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Ken Burns Remembers Hal Holbrook, 1925-2021
February 2, 2021  | By David Bianculli  | 1 comment

Today, on the day that Hal Holbrook’s Jan. 23 death at age 95 was revealed, PBS held a video press conference for Hemingway, the latest film by Ken Burns and company. I asked Burns to comment on Holbrook, who was the key ingredient in his fabulous 2001 documentary about another seminal American writer, Mark Twain.

“Hal was a friend,” Ken Burns said. “He was a narrator of our Lewis & Clark film, and someone we interviewed for our Twain film. We loved him. He was really great at what he did.

"You must understand, he had on his hard drive – I thought it was six hours; the [New York] Times suggested today it was 10 hours – of memorized material,” from which he would draw for his various one-man Mark Twain Tonight! stage shows.

“And he would sometimes, just minutes before he went on stage, decide which of the two hours he was going to put [into that night’s one-man stage show]. Do I have a lot of Republicans? Well, then, I’m going to throw thunderbolts about the Republicans. Do I have a lot of Democrats? Then I’m going to throw the torpedo like that.

“He was fantastic. And in fact, one of the best shows – I saw him as a little boy, I saw him several times, and then the last time I saw him perform it, not on tape or anything, was right after 9/11, in November, on Twain’s birthday, the 30th of November. And he performed at Ford’s Theatre, a pretty sacred ground for me. And he had, for the first time, basically most of President Bush’s cabinet out [in the audience], and he just let go, until these people were squirming in their seats. And just with material that was, in many cases, 100 years old.”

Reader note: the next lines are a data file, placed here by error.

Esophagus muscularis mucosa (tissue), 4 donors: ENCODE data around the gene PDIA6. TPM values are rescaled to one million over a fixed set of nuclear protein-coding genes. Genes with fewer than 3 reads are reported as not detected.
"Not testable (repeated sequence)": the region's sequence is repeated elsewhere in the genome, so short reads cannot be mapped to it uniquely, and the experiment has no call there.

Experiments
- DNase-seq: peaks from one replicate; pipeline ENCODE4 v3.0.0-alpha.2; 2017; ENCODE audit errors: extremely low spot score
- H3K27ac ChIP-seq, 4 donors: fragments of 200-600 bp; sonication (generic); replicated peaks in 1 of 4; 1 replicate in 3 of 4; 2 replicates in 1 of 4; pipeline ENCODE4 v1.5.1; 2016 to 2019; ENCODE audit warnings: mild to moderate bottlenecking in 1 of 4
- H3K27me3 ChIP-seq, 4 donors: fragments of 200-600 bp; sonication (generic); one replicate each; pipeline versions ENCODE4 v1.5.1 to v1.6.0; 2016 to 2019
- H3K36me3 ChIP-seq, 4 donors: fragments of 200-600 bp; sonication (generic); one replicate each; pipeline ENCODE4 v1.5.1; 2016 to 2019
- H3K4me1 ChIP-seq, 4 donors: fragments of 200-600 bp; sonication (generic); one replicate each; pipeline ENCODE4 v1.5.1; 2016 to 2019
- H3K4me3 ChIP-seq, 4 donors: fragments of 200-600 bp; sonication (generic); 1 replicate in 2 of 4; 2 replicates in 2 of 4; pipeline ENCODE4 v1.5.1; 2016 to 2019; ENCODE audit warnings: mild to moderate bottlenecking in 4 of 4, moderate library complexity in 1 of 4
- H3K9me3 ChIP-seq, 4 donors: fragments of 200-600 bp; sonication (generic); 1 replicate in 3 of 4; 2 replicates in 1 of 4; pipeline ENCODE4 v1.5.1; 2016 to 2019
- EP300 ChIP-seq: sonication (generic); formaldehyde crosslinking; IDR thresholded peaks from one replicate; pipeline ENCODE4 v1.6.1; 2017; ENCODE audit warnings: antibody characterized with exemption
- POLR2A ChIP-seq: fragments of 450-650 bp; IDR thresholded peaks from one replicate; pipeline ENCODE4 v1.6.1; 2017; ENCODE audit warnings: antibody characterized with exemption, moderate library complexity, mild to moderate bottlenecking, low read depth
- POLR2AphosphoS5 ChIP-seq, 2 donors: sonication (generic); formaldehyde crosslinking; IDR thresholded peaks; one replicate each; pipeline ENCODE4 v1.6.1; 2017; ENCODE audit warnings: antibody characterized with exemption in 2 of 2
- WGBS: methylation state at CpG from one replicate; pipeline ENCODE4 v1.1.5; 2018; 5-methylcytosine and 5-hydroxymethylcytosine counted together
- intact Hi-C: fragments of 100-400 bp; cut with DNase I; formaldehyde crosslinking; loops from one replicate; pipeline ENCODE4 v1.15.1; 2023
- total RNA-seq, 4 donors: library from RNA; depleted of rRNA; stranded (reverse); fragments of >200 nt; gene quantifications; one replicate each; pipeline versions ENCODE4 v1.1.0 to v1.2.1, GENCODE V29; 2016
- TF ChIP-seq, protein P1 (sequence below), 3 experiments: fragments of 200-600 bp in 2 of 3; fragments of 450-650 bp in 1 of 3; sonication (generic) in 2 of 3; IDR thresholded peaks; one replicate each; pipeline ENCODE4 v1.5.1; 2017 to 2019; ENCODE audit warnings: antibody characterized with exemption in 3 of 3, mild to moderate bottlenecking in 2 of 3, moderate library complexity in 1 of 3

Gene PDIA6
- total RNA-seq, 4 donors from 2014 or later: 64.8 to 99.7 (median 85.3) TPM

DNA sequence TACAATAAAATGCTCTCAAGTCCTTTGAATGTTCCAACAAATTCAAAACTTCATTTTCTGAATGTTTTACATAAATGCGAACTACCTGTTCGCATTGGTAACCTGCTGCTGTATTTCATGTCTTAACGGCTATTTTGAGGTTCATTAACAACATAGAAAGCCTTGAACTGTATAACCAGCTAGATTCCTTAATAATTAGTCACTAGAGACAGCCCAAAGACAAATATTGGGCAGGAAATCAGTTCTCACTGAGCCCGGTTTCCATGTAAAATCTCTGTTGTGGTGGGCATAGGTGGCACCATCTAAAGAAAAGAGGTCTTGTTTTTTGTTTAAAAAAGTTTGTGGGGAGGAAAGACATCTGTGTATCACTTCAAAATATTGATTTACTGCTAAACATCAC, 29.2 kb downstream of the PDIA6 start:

Burns smiled and concluded, “He’s sui generis. There’s nobody like him, and I’m so happy to count him – and I know I’m speaking for Dayton Duncan, who worked on both those films, the Lewis & Clark and the Mark Twain – how much we loved him and miss him so.”

I echo those sentiments. I interviewed Hal Holbrook for my book on the Smothers Brothers, and on several other occasions. Like Ken Burns, I saw him perform live on stage at different points in my life and his. And as a TV viewer and critic, I was the beneficiary of a generous number of fabulous televised performances, from That Certain Summer to Pueblo.

But my biggest debt to Hal Holbrook comes from his CBS telecast of Mark Twain Tonight! in 1967. It was the year I discovered both Mark Twain the writer, thanks to Adventures of Huckleberry Finn, and Holbrook’s dramatic delivery of excerpts from that same novel in that CBS special.

I never forgot either, and both of them shaped me. Thank you, Hal.

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Bruce E Shaw
I once saw Hal Holbrook's "Mark Twain Tonight" show in Ambler, PA. He did a terrific job of capturing what we know of Mark Twain's style. He also was a great actor in numerous movies and TV shows! Always admired Holbrook's passion for progressive causes and social justice. He always advocated with politeness, intelligence, and often with wit.
Feb 3, 2021   |  Reply
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